Watch: Steel Axe vs. Stone Axe


Watch: Steel Axe vs. Stone Axe

This Townsends video opens with a discussion of some really old-time technology: stone axes. Stone axes must be more blunt than steel axes, but they don’t stick in the wood because they don’t cut as deeply. The synopsis in the comparison of the two axes in the video is that the stone version is only 30% to 50% as effective as the steel one.

The type of stone used to make stone axes will of course depend on what was locally available. Gotta work with what you have.

If you wonder (as I did) why the handle doesn’t split, it’s because the stone axe head isn’t touching on the sides… just the top and bottom. So with each strike of the axe, the head stretches the wood lengthwise rather than forcing the grain apart sideways. Cool!

In a side-by-side demonstration, we see that the stone axe does okay, but naturally the steel one cuts faster. But the stone axe guy does say that his stone axe works very well for peeling bark, and describes the process, which uses the wedged top end of the handle to separate the bark from a tree.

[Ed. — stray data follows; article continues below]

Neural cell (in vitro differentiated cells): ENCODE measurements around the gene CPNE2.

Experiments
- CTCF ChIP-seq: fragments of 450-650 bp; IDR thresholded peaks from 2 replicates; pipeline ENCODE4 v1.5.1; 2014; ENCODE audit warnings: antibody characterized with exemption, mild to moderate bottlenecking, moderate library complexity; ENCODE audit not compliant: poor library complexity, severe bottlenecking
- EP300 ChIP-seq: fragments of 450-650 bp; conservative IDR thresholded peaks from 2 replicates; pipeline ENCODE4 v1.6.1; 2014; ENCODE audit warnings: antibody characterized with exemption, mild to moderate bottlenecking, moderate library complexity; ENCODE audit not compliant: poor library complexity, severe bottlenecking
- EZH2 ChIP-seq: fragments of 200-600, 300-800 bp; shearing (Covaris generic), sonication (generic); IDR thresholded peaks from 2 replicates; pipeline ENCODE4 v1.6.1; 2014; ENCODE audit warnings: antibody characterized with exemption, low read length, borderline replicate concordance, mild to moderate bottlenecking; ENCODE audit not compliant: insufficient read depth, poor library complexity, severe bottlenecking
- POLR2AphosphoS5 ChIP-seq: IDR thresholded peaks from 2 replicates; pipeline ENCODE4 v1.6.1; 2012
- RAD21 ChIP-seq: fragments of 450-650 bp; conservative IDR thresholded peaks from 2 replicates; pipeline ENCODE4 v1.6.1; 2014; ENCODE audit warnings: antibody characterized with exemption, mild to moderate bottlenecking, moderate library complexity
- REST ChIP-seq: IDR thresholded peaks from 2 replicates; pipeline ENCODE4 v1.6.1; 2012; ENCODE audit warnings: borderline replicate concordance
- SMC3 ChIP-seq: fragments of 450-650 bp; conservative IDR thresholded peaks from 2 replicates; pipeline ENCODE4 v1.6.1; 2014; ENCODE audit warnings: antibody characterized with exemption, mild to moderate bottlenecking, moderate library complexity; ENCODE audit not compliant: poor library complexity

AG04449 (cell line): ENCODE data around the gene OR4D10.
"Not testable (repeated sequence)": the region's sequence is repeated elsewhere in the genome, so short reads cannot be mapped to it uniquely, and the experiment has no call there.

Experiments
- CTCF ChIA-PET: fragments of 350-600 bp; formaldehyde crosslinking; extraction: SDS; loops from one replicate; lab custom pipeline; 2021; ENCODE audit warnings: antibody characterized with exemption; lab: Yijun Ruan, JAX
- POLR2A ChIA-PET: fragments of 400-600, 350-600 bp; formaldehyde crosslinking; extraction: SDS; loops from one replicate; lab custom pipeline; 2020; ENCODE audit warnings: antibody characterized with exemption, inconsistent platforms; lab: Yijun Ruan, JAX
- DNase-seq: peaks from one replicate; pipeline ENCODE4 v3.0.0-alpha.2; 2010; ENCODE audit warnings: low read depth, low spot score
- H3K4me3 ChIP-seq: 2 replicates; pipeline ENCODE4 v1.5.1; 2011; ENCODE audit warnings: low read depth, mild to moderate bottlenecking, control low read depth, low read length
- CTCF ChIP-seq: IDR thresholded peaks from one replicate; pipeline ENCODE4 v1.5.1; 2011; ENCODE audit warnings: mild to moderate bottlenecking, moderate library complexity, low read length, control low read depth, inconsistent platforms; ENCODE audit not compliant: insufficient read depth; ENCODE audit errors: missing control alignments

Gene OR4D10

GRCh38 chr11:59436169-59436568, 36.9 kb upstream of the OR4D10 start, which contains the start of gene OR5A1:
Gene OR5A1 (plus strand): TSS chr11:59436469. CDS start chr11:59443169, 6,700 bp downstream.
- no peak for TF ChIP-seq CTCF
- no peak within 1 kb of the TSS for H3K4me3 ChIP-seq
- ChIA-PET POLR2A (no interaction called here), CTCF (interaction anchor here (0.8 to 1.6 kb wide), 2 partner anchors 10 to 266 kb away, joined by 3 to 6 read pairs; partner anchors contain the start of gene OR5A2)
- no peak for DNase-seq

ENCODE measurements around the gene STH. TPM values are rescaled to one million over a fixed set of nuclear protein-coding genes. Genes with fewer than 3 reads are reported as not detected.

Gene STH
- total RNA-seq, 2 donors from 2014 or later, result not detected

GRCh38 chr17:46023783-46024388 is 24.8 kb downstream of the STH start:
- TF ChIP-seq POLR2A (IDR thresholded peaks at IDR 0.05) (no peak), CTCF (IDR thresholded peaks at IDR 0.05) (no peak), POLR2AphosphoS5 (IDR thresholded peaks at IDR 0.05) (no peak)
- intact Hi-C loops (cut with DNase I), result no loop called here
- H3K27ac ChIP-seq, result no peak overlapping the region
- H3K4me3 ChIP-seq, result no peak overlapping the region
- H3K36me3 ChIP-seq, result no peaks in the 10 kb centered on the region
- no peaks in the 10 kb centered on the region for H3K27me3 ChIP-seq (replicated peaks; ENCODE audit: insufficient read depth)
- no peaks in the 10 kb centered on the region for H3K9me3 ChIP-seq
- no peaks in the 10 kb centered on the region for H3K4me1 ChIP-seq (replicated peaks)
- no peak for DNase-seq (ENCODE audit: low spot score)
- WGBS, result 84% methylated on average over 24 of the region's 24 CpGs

These days, you can probably find materials to make something better than a stone axe, what with all the old bits of steel littering our planet… but it’s interesting to learn how the REAL old-timers did it, and to know that if it came down to it, so could we.


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Editor & Contributing Writer Russ Chastain is a lifelong hunter and shooter who has spent his life learning about hunting, shooting, guns, ammunition, gunsmithing, reloading, and bullet casting. He started toting his own gun in the woods at age nine and he's pursued deer with rifles since 1982, so his hunting knowledge has been growing for more than three and a half decades. His desire and ability to share this knowledge with others has also grown, and Russ has been professionally writing and editing original hunting & shooting content since 1998. Russ Chastain has a passion for sharing accurate, honest, interesting hunting & shooting knowledge and stories with people of all skill levels.

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